US federal government now enforcing Age-Verification requirements for e-cigarettes

This month, the US Food and Drug Administration will begin to enforce a longstanding requirement for age verification for online sales of the subset of e-cigarettes most popular with children.

The move marks the end of a softly-softly approach to the Tobacco Control Act, signed into law by President Obama over a decade ago.  It also follows headlines that President Trump intended to ban flavoured e-cigarettes altogether, and further headlines that he was persuaded to change his mind during a flight on Air Force One to a campaign event after warnings about the impact on jobs.

Meanwhile, the FDA itself had been conflicted between the benefits of traditional tobacco smokers switching to vaping, and research that showed the popularity of flavoured e-cigarettes amongst school children.  The 2019 National Youth Tobacco Survey (NYTS) on e-cigarette use finally persuaded officials to act.  It showed that more than 5 million U.S. middle and high school students were current e-cigarette users (having used them within the last 30 days) and 970,000 use them daily.  This was a dramatic increase on the previous year, and a reversal of a fall in use by children reported in 2016.

So, rather than apply a general ban, the FDA is concentrating electronic nicotine delivery systems (ENDS), such as e-cigarettes and e-liquids, sold in cartridge form.  This compromise means it will focus enforcement action on three priority areas:

  • Any flavoured, cartridge-based ENDS product (other than a tobacco- or menthol-flavoured ENDS product);
  • All other ENDS products for which the manufacturer has failed to take (or is failing to take) adequate measures to prevent minors’ access; and
  • Any ENDS product that is targeted to minors or likely to promote the use of ENDS by minors.

In 2018, the FDA issued letters to five ENDS product manufacturers, requesting each company to submit a plan describing how it would address minors’ access to and use of its products. In response, manufacturers described safeguards that they could implement to help to restrict minors’ access to ENDS products sold at brick and mortar retailers and online.  Examples of potential safeguards included using age-verification technology to better restrict access to the manufacturer’s website, such as through independent, third-party age and identity verification services that compare customer information against third-party data sources.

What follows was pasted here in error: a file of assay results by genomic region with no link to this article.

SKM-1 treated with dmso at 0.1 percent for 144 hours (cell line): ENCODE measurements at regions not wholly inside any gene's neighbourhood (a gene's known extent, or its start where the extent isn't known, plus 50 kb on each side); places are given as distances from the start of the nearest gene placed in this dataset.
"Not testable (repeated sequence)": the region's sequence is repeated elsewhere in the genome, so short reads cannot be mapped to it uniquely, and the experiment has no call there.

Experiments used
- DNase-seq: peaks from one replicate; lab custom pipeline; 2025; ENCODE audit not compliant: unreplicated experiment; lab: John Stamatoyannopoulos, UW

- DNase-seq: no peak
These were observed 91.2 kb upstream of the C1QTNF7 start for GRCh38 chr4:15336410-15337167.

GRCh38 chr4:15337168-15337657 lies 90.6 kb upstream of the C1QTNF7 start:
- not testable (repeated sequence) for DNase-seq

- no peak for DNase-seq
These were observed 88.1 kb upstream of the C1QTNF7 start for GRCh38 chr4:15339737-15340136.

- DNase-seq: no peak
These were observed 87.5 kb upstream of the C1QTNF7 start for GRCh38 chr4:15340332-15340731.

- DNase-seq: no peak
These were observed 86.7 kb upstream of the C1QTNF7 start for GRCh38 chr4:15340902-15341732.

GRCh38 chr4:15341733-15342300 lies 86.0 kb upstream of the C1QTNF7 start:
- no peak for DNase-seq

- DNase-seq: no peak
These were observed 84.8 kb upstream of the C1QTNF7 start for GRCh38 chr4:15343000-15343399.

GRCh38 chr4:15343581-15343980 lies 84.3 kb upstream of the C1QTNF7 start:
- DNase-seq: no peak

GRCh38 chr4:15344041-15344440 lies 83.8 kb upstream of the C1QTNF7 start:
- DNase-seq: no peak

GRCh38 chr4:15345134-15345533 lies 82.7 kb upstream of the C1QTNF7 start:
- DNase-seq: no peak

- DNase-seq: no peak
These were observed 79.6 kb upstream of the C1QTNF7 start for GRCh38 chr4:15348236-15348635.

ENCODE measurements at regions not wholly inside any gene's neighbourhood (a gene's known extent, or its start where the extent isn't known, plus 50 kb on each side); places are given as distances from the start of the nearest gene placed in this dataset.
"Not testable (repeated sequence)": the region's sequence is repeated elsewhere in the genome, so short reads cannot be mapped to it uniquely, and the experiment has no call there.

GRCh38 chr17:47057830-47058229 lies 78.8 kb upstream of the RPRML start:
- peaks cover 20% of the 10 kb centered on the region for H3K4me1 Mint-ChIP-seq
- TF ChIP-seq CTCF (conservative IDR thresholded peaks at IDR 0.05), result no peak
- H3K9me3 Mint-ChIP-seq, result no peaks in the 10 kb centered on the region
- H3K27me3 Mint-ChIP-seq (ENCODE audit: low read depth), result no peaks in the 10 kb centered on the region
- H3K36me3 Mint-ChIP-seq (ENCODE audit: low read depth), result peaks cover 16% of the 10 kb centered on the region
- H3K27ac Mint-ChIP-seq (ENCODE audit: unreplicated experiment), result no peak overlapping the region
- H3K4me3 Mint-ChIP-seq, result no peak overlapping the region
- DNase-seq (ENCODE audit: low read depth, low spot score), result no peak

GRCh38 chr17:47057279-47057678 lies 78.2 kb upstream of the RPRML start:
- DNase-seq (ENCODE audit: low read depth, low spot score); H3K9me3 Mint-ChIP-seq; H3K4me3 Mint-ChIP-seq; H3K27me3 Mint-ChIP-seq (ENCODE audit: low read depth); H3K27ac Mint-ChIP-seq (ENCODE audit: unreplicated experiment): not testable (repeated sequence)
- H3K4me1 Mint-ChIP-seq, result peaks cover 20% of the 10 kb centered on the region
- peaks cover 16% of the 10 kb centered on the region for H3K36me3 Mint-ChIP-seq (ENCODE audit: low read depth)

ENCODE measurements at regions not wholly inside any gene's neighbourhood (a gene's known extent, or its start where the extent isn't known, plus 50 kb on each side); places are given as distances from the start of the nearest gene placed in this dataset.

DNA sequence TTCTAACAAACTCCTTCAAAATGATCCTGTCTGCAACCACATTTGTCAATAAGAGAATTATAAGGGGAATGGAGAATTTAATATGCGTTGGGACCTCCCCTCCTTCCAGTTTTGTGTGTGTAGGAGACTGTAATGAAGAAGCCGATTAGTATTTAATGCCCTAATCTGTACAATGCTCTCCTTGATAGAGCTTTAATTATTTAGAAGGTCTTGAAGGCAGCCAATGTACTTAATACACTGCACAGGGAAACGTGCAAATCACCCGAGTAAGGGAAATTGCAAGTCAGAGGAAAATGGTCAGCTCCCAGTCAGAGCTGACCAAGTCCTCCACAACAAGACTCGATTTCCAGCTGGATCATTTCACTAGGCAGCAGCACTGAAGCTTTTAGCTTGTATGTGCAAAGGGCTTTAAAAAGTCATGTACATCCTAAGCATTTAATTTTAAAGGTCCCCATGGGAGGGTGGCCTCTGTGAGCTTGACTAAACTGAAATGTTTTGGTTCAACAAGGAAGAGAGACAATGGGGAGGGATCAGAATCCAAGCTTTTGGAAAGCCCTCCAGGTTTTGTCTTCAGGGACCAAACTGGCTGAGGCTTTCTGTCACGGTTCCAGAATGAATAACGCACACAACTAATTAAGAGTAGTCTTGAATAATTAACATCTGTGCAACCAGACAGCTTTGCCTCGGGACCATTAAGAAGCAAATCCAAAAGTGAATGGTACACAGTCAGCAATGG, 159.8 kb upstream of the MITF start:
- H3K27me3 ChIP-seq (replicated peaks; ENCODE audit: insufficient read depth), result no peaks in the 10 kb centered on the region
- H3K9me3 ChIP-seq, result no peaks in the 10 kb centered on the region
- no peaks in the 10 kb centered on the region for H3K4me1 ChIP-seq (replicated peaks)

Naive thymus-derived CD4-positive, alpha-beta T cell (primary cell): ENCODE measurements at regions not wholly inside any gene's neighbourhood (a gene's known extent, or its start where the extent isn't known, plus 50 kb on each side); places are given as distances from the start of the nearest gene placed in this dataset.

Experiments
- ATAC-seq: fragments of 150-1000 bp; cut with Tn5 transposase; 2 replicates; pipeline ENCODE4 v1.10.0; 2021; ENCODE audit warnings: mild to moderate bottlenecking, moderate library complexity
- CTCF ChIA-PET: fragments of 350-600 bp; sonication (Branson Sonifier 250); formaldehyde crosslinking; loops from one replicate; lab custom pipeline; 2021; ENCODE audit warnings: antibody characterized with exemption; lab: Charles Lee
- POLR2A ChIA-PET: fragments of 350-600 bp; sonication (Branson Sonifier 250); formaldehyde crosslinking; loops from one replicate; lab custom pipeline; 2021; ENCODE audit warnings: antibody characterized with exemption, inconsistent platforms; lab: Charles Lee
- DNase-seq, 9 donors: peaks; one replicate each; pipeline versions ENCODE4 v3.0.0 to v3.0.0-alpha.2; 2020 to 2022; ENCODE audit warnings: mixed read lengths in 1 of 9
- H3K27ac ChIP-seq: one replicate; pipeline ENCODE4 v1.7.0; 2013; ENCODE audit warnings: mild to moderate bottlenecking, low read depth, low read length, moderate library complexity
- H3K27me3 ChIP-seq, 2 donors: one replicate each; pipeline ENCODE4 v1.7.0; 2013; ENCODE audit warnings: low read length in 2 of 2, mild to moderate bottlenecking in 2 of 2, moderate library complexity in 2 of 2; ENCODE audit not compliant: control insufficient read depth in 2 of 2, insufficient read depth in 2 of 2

The outcome of this protracted legislative process is that a critical consideration in the FDA’s authorisation of new tobacco products will be the risk of their use by children.  Keen to still market popular, flavoured products, the obvious and straightforward solution available to manufacturers is the rigorous, independent, age verification offered by AgeChecked for US-based e-cigarette vendors.  AgeChecked can provide age-assurance for online sales to the USA conducted to the level required by the leading BSI Standard, PAS 1296:2018. This is the only existing standard for age verification and is on the way to becoming an international standard. It is expected to be a persuasive component of any authorization application to the FDA.   Applying age checks to all products, old and new, and not just those supplied as pods, will dramatically reduce the risk of enforcement action by the FDA which has made its focus on keeping vaping out of the hands of children crystal clear.

FDA Commissioner Stephen M. Hahn, M.D commented:

“As we work to combat the troubling epidemic of youth e-cigarette use, the enforcement policy we’re issuing today confirms our commitment to dramatically limit children’s access to certain flavoured e-cigarette products we know are so appealing to them – so-called cartridge-based products that are both easy to use and easily concealable. We will continue to use our full regulatory authority thoughtfully and thoroughly to tackle this alarming crisis that’s affecting children, families, schools and communities.  Coupled with the recently signed legislation increasing the minimum age of sale of tobacco to 21, we believe this policy balances the urgency with which we must address the public health threat of youth use of e-cigarette products with the potential role that e-cigarettes may play in helping adult smokers transition completely away from combustible tobacco to a potentially less risky form of nicotine delivery.

While we expect that responsible members of the industry will comply with premarket requirements, we’re ready to take action against any unauthorized e-cigarette products as outlined in our priorities. We’ll also closely monitor the use rates of all e-cigarette products and take additional steps to address youth use as necessary.”

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